For if your gift is the ability to speak in tongues, you will be talking to God but not to people, since they won’t be able to understand you. You will be speaking by the power of the Spirit, but it will all be mysterious. But one who prophesies is helping others grow in the Lord, encouraging and comforting them. A person who speaks in tongues is strengthened personally in the Lord, but one who speaks a word of prophecy strengthens the entire church. ~ 1 Corinthians 14:2-4
Let’s say it at the start: this part of Paul’s letter to the Corinthians has been long debated in the history of the church. What actually constitutes tongues? Have they ceased as a spiritual gift? Do they continue?—all valid questions, but that’s not going to be the point of this post.
Instead, I want to think briefly about Paul’s greater point. In Corinth, the people had all sorts of spiritual gifts, but they were using them in the wrong ways. Paul corrected their attitude by helping them see that the gifts aren’t about self-exaltation. And the more spectacular gifts (tongues, miracles, healings, and the like) aren’t any better than the less spectacular ones. The point of the gifts is to love others and edify the church.
Using tongues and prophesy as examples (because it seems like a lot of people at Corinth were trying to talk in tongues whether they legitimately had the gift or not, while they were neglecting other things like prophesying), Paul made the point you aren’t going to help others grow in Christ unless they understand what you’re saying.
In other words: we need clarity.
Churchspeak is shorthand for using theological jargon that a lot of people may not understand. Churchspeak gets in the way of clarity.
Most church worship gatherings will have a wide range of people from newborn to in the nineties, from high school dropout to grad school educated, and from poorly read to well read. It is part of the beautiful diversity of the church. Not to mention that sometimes our English isn’t exactly the same English. If you put a person from the Northeast, South, and Northwest into the same room you’re likely to find confused looks at choice terms. As a Midwestern boy, the first time I heard a Southern friend tell me to “cut on the light,” I furrowed my brow, hung my jaw, and said, “What are you talking about?”
We will be hard pressed to ever communicate with 100% clarity to every member of our audience, but we should always try our best to find the common ground that will communicate as effectively as possible to all.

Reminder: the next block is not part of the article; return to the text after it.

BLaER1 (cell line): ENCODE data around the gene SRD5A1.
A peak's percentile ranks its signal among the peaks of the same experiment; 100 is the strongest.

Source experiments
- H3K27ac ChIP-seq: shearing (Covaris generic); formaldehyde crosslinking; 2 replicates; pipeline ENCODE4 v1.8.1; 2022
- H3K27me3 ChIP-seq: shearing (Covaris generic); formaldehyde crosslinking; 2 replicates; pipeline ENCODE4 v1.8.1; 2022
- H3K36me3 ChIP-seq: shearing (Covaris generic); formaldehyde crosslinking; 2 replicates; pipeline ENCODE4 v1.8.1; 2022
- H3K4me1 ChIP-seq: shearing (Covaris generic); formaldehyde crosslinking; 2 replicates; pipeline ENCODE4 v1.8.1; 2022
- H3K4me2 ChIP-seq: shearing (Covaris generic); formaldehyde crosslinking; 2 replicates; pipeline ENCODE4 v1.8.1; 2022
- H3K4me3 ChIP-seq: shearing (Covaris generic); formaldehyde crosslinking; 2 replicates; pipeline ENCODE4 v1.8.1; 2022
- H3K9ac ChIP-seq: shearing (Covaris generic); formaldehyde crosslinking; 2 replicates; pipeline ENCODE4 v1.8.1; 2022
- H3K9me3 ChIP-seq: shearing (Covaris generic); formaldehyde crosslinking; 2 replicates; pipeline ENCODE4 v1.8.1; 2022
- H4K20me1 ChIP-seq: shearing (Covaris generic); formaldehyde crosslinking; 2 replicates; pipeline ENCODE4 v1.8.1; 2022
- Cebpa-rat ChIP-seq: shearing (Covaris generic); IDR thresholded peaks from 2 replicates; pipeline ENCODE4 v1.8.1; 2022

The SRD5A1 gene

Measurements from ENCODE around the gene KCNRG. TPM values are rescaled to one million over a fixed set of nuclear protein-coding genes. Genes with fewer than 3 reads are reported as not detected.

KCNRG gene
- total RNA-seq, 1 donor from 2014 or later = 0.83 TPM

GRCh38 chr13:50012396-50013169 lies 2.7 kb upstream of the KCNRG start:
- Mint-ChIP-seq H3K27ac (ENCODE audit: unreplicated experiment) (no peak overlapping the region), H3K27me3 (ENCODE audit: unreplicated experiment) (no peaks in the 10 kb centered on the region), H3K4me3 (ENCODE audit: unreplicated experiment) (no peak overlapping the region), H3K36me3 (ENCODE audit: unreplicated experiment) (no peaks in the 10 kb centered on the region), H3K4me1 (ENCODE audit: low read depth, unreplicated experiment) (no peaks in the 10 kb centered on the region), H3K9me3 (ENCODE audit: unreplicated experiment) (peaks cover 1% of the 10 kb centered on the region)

If you talk to people in a language they don’t understand, how will they know what you mean? You might as well be talking to an empty room. ~ 14:9
How do we achieve the best clarity? First, avoid academic jargon unless you’re in a room filled with the highly educated or well read. Most people in church don’t need to know transubstantiation or consubstantiation; but they do need to know what you believe about the Lord’s Supper or Communion. Most won’t care if you’re an infralapsarian or a supralapsarian so long as you can communicate how to know and follow Jesus.
Second, define the necessary terms. Terms like justification, sanctification, and glorification all have a rich history in the Christian faith. A young believer or a non-Christian may have little-to-no knowledge of what the words mean. These provide good teaching opportunities.
Third, don’t talk down to your audience but don’t talk far over their head. Know your audience. Seek to know them eye-to-eye. Know them on their level and communicate on that level. For a non-Christian you might have to define something even as basic to the faith as sin, but you don’t have to treat them like a child in the process.
Clarity is necessary to make Jesus known and to help people grow in him.
But this also has practical application in another aspect of our lives: the Bible translations we choose to use. Many older people in our churches grew up with and love the King James Version. That is great for them and for anyone who can understand it. Yet, many of the words and phrases are no longer adequate to communicate Jesus to the masses because we no longer speak the English of the 17th and 18th Centuries. We speak the English of 2015.
A Bible a person can’t understand fits as much under 1 Corinthians 14 as the way we talk about Jesus and the gospel. When God wrote his word through the hands of different men, he inspired them in their language and idioms. The Greek of the New Testament is even called Koine Greek because it was the common Greek of the common person in society of the time.
God desires his word to be as clear as possible for his people. Newer translations that are faithful to the Greek and Hebrew texts yet clearly communicate in modern English are best for most of our church people to read and hear from on a regular basis.
Let’s seek for clarity so we can help people truly know Jesus.
This post is part of our ongoing journey through the Bible as a church.
 This post is written from an Midwestern United States in 2015 cultural perspective. A different culture where English is not the first language or a language at all would need a modern [insert their language] Bible, of course.